A writing practice is simply picking up a pen — a fast-writing pen, preferably, since the mind is faster than the hand — and doing timed writing exercises. The idea is to keep your hand moving for, say, ten minutes, and don’t cross anything out, because that makes space for your inner editor to come in. You are free to write the worst junk in America. After all, when we get on the tennis courts, we don’t expect to be a champion the first day.
Writing is an athletic activity; the more you practice, the better you get at it. The reason you keep your hand moving is because there’s often a conflict between the editor and the creator. The editor is always on our shoulder saying, “Oh, you shouldn’t write that. It’s not good.”
When you keep the hand moving, it’s an opportunity for the creator to have a say. The goal is to allow the written word to connect with your original mind, to write down the first thought that you flash on, before the second and third thoughts come in. That’s where the energy is. That’s where the alive, fresh vision is, before society, which we’ve internalized, takes over and teaches us to be polite and censor ourselves. Another way of putting it is that you need to trust what intuitively comes through you, rather than what you think you should be writing.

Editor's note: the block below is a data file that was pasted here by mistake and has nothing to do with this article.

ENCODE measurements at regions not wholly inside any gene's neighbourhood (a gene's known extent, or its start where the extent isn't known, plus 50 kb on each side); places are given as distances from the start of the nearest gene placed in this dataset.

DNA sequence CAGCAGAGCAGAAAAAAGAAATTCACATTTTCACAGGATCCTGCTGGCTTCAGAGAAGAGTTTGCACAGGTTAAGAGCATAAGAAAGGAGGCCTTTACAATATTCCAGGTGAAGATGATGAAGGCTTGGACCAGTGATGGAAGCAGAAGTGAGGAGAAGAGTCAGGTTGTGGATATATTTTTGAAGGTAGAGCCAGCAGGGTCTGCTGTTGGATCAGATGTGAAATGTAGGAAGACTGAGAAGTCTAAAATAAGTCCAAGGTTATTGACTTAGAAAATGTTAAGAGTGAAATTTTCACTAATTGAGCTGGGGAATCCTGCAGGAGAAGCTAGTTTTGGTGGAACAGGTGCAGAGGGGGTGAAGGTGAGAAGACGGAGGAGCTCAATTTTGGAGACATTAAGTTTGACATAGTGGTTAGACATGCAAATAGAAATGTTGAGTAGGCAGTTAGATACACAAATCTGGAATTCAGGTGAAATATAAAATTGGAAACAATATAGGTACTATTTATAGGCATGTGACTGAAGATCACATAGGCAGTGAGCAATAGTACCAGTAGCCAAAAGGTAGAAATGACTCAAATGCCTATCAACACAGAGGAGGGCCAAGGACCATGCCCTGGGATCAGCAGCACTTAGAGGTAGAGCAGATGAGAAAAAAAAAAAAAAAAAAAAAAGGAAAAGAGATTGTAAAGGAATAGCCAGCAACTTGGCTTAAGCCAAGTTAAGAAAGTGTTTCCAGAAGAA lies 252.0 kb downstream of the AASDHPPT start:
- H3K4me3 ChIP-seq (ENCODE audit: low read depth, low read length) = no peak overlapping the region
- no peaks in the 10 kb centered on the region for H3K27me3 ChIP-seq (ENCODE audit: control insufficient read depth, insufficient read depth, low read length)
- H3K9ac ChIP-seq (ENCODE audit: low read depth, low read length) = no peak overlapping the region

Writing practice teaches you what your obsessions are, what you keep coming back to. Your obsessions have energy, and you can use them. Writing offers you a chance to transform an obsession into a passion, which is a lot better than constantly focusing on the things that are eating you.